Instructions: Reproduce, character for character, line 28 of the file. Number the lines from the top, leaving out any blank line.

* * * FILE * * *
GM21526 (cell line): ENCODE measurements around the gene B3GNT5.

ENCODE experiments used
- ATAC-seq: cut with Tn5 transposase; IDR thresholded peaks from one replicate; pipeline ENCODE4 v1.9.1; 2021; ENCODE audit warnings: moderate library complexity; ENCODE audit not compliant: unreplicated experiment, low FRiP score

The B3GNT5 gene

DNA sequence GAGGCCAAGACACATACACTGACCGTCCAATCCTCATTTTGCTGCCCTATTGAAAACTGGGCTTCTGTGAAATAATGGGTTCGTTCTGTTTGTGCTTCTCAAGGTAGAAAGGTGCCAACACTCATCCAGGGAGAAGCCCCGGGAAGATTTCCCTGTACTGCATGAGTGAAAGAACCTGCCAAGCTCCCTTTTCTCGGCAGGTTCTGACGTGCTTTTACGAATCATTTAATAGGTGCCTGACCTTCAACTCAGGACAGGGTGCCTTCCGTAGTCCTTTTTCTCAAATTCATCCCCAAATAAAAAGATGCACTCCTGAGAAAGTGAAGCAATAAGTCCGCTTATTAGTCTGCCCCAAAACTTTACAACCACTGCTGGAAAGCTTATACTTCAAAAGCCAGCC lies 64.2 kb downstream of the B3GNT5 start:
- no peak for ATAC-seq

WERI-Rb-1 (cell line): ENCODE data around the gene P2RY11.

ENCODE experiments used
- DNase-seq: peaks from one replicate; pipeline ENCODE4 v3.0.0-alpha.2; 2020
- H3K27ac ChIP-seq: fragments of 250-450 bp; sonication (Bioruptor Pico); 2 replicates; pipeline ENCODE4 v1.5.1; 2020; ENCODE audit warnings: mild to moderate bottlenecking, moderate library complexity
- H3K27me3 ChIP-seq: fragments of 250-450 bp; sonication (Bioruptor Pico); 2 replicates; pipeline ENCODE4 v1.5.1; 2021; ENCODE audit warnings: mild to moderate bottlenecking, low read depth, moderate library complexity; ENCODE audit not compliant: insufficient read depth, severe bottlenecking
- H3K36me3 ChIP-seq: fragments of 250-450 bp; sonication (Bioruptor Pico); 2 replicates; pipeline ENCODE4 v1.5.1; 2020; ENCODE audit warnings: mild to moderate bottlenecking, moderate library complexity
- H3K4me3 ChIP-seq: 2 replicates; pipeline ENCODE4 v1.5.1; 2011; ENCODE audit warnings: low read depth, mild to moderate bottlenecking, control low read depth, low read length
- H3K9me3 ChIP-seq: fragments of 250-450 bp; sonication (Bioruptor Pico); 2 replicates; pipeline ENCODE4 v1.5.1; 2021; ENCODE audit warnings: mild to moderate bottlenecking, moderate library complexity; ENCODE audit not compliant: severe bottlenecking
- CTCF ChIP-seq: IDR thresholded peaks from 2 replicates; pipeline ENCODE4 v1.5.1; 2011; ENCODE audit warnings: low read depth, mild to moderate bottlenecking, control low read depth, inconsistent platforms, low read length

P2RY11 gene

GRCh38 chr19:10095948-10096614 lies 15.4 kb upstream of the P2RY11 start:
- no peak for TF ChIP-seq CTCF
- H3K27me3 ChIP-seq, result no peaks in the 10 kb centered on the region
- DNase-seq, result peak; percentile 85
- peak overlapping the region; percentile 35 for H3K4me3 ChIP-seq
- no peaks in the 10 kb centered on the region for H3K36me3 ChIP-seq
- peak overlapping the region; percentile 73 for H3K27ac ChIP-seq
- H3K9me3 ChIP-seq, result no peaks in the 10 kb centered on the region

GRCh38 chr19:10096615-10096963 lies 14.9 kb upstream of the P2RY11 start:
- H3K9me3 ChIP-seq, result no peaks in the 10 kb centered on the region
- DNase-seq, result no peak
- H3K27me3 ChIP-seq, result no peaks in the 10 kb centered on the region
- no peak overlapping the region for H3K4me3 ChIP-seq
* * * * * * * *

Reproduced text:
- H3K27me3 ChIP-seq, result no peaks in the 10 kb centered on the region